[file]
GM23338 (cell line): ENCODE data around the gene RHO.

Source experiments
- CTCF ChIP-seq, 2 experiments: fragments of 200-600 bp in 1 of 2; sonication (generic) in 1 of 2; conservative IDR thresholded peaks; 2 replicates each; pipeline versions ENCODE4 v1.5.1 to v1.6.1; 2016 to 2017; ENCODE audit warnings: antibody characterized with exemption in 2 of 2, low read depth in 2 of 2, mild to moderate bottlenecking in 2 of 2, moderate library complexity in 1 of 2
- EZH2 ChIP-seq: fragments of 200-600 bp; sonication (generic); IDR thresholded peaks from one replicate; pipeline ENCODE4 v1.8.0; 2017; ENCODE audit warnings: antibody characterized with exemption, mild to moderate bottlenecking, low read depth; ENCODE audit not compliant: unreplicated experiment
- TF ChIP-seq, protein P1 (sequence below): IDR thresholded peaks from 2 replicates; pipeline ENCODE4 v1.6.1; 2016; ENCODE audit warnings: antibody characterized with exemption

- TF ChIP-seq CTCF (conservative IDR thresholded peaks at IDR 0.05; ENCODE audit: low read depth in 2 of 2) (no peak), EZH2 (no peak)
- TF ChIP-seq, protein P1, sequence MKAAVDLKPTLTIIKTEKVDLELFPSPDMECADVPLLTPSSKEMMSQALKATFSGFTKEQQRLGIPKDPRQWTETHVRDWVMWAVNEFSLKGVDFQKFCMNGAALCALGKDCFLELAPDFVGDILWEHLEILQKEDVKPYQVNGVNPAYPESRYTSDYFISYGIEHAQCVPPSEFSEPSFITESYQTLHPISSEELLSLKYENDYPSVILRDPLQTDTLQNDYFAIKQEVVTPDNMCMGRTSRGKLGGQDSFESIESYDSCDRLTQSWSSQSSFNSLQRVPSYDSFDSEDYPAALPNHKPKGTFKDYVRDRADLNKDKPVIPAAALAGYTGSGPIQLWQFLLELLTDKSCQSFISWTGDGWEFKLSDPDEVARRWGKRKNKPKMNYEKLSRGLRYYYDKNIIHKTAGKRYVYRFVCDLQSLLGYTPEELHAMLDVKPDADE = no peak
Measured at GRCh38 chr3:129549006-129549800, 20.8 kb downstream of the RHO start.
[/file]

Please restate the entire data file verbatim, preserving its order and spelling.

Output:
GM23338 (cell line): ENCODE data around the gene RHO.

Source experiments
- CTCF ChIP-seq, 2 experiments: fragments of 200-600 bp in 1 of 2; sonication (generic) in 1 of 2; conservative IDR thresholded peaks; 2 replicates each; pipeline versions ENCODE4 v1.5.1 to v1.6.1; 2016 to 2017; ENCODE audit warnings: antibody characterized with exemption in 2 of 2, low read depth in 2 of 2, mild to moderate bottlenecking in 2 of 2, moderate library complexity in 1 of 2
- EZH2 ChIP-seq: fragments of 200-600 bp; sonication (generic); IDR thresholded peaks from one replicate; pipeline ENCODE4 v1.8.0; 2017; ENCODE audit warnings: antibody characterized with exemption, mild to moderate bottlenecking, low read depth; ENCODE audit not compliant: unreplicated experiment
- TF ChIP-seq, protein P1 (sequence below): IDR thresholded peaks from 2 replicates; pipeline ENCODE4 v1.6.1; 2016; ENCODE audit warnings: antibody characterized with exemption

- TF ChIP-seq CTCF (conservative IDR thresholded peaks at IDR 0.05; ENCODE audit: low read depth in 2 of 2) (no peak), EZH2 (no peak)
- TF ChIP-seq, protein P1, sequence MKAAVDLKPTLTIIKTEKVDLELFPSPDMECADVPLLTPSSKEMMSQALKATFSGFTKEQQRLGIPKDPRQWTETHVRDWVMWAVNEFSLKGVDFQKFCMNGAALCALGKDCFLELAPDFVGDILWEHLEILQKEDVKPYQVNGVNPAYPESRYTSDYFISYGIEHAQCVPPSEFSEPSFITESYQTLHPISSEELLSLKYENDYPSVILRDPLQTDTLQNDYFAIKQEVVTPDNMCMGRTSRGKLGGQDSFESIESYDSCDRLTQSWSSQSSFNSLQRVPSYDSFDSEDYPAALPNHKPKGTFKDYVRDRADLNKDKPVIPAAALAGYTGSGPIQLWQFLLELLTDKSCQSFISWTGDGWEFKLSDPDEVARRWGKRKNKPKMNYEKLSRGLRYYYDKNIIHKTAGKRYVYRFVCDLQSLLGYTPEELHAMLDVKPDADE = no peak
Measured at GRCh38 chr3:129549006-129549800, 20.8 kb downstream of the RHO start.